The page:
When Friends pulled the rope on the bell atop Spring Friends Meeting, the ringing convened the Carolina Friends Emergency Consultation on March 25. And its session began with cheers & applause.
That’s because there was a major success to celebrate: the abrupt, inglorious end of the so-called “American Health Care Act” the day before.
Not only that, practically all of the 50-plus Friends and friends of Friends present had been active in the tidal wave of citizen resistance to AHCA, in ways large and small, loud and quiet, public and private; they deserved that big round of applause.
After more than four months of distress, anxiety & even despair over the dangerous turns taken in American public life, this ovation marked the overdue return of an optimistic mood: Resistance can work!
Now to be sure, as was pointed out, fighting the repeal of health care for 24 million people had been like climbing a mountain, an uphill slog on a wilderness path. Finally at the summit, in the clear air after an arduous climb, the exhilaration at the accomplishment was well-earned, yet modulated by the vista it now opened — that of many more mountains waiting to be crested in turn.
Undaunted, we began preparing for the next trek by canvassing the group to identify concerns and issues whose weight they were under. The list was long!
It spread across the front of the meetinghouse, and ranged from the Supreme Court to LGBTQ repression, erosion of public schooling, climate change, and lots more.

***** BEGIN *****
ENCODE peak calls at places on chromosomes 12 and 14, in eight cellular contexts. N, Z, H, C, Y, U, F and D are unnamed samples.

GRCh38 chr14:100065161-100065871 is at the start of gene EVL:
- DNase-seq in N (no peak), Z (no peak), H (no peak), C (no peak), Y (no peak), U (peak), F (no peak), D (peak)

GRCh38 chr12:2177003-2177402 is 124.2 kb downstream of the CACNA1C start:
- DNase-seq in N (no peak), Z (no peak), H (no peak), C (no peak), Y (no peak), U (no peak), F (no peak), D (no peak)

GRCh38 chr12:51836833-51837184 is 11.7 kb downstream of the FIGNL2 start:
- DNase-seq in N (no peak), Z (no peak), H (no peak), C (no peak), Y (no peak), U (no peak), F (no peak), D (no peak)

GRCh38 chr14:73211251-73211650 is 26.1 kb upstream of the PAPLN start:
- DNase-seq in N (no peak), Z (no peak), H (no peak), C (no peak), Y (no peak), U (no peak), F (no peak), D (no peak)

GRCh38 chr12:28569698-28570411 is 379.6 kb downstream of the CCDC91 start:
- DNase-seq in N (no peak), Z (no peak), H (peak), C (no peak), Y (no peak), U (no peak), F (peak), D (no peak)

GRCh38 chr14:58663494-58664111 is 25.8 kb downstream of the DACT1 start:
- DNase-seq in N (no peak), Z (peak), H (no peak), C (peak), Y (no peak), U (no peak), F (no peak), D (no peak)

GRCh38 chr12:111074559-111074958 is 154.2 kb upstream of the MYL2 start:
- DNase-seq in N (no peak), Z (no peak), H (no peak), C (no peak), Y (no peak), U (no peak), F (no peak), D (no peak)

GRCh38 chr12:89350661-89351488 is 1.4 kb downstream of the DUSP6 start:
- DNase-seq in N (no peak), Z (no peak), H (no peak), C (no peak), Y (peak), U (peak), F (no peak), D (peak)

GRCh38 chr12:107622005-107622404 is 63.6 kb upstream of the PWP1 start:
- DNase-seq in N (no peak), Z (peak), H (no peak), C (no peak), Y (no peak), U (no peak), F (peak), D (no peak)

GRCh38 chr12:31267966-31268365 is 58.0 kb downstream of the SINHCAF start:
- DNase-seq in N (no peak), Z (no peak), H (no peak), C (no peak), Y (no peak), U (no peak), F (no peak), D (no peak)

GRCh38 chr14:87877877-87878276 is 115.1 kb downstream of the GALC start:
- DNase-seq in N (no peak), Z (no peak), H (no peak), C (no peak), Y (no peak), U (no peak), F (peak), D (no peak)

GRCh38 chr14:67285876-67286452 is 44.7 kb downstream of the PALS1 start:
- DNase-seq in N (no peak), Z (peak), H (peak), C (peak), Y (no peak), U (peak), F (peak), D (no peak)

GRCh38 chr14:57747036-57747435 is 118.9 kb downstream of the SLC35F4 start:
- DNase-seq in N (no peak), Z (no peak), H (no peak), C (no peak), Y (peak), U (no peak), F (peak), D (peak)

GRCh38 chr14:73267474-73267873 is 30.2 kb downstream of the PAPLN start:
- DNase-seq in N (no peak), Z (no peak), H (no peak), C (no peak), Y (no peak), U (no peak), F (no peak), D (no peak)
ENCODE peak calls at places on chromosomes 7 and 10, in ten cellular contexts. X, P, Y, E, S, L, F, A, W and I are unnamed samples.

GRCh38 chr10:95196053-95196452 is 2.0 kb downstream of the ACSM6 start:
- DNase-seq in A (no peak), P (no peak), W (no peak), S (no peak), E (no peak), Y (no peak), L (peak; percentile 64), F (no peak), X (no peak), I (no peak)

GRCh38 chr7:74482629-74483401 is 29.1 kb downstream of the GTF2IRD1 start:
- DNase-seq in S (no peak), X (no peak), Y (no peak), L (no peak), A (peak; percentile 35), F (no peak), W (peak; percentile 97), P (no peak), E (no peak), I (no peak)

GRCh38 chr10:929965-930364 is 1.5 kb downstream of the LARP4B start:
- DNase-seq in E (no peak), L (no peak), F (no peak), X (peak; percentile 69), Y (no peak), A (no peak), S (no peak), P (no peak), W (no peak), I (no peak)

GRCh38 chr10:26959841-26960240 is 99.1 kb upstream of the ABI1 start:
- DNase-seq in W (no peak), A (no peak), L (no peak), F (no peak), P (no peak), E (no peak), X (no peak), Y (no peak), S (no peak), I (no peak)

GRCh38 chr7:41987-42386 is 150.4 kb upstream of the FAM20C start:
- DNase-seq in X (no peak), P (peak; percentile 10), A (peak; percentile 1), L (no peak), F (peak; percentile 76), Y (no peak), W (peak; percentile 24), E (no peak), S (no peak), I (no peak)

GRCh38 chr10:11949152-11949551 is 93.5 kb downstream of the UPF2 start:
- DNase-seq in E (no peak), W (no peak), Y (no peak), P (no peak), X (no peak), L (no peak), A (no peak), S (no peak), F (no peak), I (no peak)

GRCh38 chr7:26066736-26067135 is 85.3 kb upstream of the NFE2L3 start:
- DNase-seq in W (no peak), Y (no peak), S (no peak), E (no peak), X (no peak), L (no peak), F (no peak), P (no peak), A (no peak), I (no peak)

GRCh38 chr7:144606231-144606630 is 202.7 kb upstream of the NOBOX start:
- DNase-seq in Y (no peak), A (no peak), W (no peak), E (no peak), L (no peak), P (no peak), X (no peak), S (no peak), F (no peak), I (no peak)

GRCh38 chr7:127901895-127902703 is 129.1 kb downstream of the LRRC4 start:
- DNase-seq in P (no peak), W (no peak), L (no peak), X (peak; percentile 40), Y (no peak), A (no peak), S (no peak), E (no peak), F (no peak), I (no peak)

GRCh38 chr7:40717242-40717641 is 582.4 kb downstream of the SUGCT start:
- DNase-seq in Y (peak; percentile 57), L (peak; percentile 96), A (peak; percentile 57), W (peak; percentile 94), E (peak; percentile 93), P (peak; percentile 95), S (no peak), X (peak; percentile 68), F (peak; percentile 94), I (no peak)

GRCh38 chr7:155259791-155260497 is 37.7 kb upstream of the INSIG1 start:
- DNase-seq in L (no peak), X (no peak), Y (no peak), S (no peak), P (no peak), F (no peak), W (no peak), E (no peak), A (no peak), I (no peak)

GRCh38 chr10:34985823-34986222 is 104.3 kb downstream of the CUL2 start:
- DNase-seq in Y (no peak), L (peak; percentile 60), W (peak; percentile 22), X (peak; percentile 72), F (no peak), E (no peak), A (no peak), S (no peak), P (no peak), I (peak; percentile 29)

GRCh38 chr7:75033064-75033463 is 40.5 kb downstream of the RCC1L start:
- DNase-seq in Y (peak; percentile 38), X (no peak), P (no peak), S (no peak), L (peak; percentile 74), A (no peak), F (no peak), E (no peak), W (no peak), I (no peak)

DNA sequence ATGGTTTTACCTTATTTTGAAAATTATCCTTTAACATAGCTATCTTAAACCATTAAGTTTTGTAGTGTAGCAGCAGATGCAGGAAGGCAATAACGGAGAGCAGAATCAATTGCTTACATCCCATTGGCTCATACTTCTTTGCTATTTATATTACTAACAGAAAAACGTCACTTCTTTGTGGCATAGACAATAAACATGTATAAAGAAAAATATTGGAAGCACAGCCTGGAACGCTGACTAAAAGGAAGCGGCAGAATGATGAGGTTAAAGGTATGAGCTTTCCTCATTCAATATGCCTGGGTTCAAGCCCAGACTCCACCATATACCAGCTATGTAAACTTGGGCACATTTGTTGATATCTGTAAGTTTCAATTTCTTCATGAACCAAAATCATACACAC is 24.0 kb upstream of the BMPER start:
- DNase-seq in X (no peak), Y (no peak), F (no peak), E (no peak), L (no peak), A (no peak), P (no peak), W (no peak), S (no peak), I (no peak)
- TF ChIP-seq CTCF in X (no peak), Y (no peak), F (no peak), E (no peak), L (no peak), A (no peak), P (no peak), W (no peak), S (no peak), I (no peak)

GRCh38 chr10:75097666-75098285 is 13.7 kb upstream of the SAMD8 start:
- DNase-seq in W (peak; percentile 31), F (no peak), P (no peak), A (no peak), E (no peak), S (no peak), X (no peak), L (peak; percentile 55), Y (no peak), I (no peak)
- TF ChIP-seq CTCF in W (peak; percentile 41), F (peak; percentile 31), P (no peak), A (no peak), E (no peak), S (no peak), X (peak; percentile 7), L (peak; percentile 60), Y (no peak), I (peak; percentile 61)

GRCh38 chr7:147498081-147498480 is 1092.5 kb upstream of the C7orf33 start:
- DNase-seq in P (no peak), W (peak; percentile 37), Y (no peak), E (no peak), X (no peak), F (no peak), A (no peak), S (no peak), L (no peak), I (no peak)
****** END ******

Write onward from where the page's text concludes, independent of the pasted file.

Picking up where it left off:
Indeed, one of the youngest present, Liam (lower right among the multi-generational team below), also had concerns to ring the bell about:
The session then heard from several resource people, representing a variety of groups and action perspectives, from the ACLU & NAACP & the National Black Justice Coalition, AFSC’s immigration work,
the ongoing peace witness of Quaker House near Fort Bragg, and more. The idea here was to begin to find openings, connections, and other like-minded Friends to join with.
The talk was lively and non-stop, even with breaks. The gathering moved almost seamlessly into broader issue discussion, with resource people as participants, to consider ways to keep moving and build cooperation and momentum.
The Consultation was not aimed at producing resolutions or a new organization, but to assist in encouraging and facilitating cooperation for continued resistance. Encouragement also seemed in plentiful supply, and we closed with some music, from Scott Holmes, who doubles as an aggressive lawyer fighting mass incarceration when he’s not writing songs. He’d written a new resistance song just for us.
Perhaps this model of locally-driven multi-issue and multi-group consultations would be of use to other Meetings. It is neither expensive nor complicated, and the organizing was done by a small cadre of volunteers, using social media as the main means of promotion.
And one of its most welcome outcomes, as these photos show, was a lift in spirits. We’ll all need more of those; there’s still much to ring the resistance bell about.